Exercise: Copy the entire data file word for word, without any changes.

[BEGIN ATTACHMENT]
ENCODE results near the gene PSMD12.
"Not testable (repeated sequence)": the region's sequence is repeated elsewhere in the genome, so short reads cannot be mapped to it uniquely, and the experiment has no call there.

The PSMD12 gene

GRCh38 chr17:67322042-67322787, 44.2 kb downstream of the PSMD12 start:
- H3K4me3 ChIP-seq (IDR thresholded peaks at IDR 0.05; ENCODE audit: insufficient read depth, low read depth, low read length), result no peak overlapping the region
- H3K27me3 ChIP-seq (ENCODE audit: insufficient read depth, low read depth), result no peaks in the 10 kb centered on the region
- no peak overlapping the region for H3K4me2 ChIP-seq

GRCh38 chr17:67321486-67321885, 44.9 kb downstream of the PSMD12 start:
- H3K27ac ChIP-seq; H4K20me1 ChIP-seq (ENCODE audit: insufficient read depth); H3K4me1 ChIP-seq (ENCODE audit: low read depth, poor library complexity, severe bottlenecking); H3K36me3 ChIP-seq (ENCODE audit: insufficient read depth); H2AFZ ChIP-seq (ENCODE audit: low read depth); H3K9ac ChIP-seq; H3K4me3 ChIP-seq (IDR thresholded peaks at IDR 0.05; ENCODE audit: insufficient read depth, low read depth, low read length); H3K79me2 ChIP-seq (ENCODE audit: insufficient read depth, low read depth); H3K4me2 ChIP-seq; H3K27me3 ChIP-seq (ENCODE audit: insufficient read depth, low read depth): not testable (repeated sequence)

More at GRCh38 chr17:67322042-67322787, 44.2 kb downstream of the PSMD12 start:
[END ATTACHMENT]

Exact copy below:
ENCODE results near the gene PSMD12.
"Not testable (repeated sequence)": the region's sequence is repeated elsewhere in the genome, so short reads cannot be mapped to it uniquely, and the experiment has no call there.

The PSMD12 gene

GRCh38 chr17:67322042-67322787, 44.2 kb downstream of the PSMD12 start:
- H3K4me3 ChIP-seq (IDR thresholded peaks at IDR 0.05; ENCODE audit: insufficient read depth, low read depth, low read length), result no peak overlapping the region
- H3K27me3 ChIP-seq (ENCODE audit: insufficient read depth, low read depth), result no peaks in the 10 kb centered on the region
- no peak overlapping the region for H3K4me2 ChIP-seq

GRCh38 chr17:67321486-67321885, 44.9 kb downstream of the PSMD12 start:
- H3K27ac ChIP-seq; H4K20me1 ChIP-seq (ENCODE audit: insufficient read depth); H3K4me1 ChIP-seq (ENCODE audit: low read depth, poor library complexity, severe bottlenecking); H3K36me3 ChIP-seq (ENCODE audit: insufficient read depth); H2AFZ ChIP-seq (ENCODE audit: low read depth); H3K9ac ChIP-seq; H3K4me3 ChIP-seq (IDR thresholded peaks at IDR 0.05; ENCODE audit: insufficient read depth, low read depth, low read length); H3K79me2 ChIP-seq (ENCODE audit: insufficient read depth, low read depth); H3K4me2 ChIP-seq; H3K27me3 ChIP-seq (ENCODE audit: insufficient read depth, low read depth): not testable (repeated sequence)

More at GRCh38 chr17:67322042-67322787, 44.2 kb downstream of the PSMD12 start: